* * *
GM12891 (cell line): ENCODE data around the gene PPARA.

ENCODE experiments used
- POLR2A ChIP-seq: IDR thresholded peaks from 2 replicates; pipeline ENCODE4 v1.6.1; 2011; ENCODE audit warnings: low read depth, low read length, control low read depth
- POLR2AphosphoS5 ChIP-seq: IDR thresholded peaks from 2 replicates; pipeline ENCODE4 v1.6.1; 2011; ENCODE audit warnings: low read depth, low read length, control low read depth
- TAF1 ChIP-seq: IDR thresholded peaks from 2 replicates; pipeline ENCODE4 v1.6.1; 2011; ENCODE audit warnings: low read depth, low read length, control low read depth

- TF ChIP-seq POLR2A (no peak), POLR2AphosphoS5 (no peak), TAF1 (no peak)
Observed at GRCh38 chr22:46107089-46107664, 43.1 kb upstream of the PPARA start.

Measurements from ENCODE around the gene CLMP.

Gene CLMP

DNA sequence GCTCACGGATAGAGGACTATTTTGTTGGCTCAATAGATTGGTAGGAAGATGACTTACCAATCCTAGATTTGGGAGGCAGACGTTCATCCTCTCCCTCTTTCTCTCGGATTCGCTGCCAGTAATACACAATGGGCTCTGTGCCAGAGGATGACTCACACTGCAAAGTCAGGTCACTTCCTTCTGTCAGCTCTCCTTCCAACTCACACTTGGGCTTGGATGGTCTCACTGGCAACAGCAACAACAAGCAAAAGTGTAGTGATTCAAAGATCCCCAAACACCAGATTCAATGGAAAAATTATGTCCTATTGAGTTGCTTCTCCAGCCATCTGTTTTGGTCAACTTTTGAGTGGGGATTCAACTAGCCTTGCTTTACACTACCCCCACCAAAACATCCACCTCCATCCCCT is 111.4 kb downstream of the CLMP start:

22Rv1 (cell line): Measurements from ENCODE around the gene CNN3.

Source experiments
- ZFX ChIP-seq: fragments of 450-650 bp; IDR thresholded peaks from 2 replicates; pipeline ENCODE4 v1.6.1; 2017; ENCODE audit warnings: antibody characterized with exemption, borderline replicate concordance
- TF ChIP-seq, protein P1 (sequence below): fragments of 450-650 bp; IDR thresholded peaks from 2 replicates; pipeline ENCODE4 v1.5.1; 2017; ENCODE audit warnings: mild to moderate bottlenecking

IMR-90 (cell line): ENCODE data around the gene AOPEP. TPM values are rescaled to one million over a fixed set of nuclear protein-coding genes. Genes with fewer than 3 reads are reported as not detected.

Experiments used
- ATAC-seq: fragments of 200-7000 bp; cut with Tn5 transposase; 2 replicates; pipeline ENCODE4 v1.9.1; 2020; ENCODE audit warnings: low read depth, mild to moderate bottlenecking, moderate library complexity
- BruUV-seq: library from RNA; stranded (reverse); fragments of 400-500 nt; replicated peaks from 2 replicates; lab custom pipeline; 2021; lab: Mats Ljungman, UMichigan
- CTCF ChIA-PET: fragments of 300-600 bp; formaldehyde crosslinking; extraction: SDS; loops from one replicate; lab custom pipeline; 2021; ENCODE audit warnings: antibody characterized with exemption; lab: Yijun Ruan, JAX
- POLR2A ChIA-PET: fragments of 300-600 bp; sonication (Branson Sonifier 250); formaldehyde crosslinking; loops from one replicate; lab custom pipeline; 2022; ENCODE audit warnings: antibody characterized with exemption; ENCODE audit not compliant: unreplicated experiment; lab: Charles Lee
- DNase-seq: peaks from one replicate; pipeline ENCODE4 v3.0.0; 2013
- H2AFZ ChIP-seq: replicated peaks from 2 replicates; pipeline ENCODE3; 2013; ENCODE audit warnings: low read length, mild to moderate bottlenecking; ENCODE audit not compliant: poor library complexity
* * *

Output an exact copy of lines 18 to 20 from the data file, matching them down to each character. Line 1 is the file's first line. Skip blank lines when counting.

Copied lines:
- BruUV-seq: library from RNA; stranded (reverse); fragments of 400-500 nt; replicated peaks from 2 replicates; lab custom pipeline; 2021; lab: Mats Ljungman, UMichigan
- CTCF ChIA-PET: fragments of 300-600 bp; formaldehyde crosslinking; extraction: SDS; loops from one replicate; lab custom pipeline; 2021; ENCODE audit warnings: antibody characterized with exemption; lab: Yijun Ruan, JAX
- POLR2A ChIA-PET: fragments of 300-600 bp; sonication (Branson Sonifier 250); formaldehyde crosslinking; loops from one replicate; lab custom pipeline; 2022; ENCODE audit warnings: antibody characterized with exemption; ENCODE audit not compliant: unreplicated experiment; lab: Charles Lee